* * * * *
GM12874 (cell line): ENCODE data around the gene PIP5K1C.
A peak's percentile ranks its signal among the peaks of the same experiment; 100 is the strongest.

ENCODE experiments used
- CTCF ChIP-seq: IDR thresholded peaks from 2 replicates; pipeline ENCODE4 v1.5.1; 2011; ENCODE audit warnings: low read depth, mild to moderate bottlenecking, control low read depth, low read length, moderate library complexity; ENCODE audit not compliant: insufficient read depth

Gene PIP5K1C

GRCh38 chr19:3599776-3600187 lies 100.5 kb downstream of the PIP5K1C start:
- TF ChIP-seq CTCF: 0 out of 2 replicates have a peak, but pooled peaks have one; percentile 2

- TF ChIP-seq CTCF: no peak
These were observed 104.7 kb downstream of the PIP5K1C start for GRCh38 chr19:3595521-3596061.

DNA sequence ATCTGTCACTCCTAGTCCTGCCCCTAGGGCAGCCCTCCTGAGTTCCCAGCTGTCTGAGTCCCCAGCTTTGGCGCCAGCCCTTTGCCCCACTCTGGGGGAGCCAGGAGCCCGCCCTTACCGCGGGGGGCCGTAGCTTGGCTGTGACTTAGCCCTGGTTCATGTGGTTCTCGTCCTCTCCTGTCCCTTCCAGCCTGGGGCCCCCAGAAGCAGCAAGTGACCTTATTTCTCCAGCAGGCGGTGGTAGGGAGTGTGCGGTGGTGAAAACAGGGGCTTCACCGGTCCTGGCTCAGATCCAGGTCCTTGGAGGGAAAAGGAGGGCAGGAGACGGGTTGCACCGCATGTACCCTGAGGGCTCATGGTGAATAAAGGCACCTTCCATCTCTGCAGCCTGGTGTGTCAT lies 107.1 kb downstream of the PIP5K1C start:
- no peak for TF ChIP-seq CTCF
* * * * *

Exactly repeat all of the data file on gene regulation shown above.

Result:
GM12874 (cell line): ENCODE data around the gene PIP5K1C.
A peak's percentile ranks its signal among the peaks of the same experiment; 100 is the strongest.

ENCODE experiments used
- CTCF ChIP-seq: IDR thresholded peaks from 2 replicates; pipeline ENCODE4 v1.5.1; 2011; ENCODE audit warnings: low read depth, mild to moderate bottlenecking, control low read depth, low read length, moderate library complexity; ENCODE audit not compliant: insufficient read depth

Gene PIP5K1C

GRCh38 chr19:3599776-3600187 lies 100.5 kb downstream of the PIP5K1C start:
- TF ChIP-seq CTCF: 0 out of 2 replicates have a peak, but pooled peaks have one; percentile 2

- TF ChIP-seq CTCF: no peak
These were observed 104.7 kb downstream of the PIP5K1C start for GRCh38 chr19:3595521-3596061.

DNA sequence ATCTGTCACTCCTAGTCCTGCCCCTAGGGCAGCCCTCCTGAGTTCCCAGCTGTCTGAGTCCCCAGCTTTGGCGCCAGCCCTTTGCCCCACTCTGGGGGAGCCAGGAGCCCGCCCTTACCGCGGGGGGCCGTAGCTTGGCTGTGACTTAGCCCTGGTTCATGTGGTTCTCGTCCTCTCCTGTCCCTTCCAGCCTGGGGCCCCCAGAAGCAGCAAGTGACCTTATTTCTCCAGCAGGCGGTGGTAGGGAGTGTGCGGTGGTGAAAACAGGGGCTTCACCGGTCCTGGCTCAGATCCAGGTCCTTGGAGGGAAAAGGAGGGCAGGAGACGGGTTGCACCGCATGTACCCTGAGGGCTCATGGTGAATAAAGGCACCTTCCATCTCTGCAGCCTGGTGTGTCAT lies 107.1 kb downstream of the PIP5K1C start:
- no peak for TF ChIP-seq CTCF